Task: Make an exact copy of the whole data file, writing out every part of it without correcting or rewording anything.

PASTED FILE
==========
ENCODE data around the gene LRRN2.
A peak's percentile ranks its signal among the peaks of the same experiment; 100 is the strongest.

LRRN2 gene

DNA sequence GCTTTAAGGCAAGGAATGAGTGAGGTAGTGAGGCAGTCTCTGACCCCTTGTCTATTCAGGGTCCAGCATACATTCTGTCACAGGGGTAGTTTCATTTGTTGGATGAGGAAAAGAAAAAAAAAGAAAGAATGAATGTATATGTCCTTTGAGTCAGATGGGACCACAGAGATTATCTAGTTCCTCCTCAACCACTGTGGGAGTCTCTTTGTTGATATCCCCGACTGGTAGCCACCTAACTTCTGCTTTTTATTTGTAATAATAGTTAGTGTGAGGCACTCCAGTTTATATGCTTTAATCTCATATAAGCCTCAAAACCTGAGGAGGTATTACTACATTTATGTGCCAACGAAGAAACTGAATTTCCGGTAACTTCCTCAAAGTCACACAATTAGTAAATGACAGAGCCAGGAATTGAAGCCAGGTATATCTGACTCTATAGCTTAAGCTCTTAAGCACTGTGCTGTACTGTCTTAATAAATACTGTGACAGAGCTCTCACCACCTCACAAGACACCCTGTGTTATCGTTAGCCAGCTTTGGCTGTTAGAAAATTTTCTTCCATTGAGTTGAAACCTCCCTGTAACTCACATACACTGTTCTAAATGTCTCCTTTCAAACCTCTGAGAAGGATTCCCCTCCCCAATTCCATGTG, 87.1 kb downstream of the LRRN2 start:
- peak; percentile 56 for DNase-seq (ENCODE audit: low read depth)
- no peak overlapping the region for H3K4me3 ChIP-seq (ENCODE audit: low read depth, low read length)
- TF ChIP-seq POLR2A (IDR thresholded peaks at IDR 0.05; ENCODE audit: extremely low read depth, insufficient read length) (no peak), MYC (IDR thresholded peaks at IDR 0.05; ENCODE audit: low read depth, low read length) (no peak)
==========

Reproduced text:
ENCODE data around the gene LRRN2.
A peak's percentile ranks its signal among the peaks of the same experiment; 100 is the strongest.

LRRN2 gene

DNA sequence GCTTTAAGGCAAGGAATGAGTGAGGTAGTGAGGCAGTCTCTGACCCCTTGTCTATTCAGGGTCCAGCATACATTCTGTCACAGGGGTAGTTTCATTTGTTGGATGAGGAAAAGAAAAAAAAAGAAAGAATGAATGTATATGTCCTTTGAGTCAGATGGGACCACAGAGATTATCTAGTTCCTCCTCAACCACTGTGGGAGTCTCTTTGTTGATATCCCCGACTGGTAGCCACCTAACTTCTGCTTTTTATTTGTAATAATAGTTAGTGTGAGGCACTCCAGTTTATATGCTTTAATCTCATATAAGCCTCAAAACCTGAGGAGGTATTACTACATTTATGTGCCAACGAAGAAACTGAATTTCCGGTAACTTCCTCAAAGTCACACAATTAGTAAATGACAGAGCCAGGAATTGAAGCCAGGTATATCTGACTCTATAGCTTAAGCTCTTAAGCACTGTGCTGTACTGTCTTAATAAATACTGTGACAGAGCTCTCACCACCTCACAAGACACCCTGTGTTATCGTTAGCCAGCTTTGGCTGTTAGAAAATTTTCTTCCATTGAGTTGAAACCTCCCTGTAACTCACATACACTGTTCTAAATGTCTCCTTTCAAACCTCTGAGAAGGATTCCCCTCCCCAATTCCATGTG, 87.1 kb downstream of the LRRN2 start:
- peak; percentile 56 for DNase-seq (ENCODE audit: low read depth)
- no peak overlapping the region for H3K4me3 ChIP-seq (ENCODE audit: low read depth, low read length)
- TF ChIP-seq POLR2A (IDR thresholded peaks at IDR 0.05; ENCODE audit: extremely low read depth, insufficient read length) (no peak), MYC (IDR thresholded peaks at IDR 0.05; ENCODE audit: low read depth, low read length) (no peak)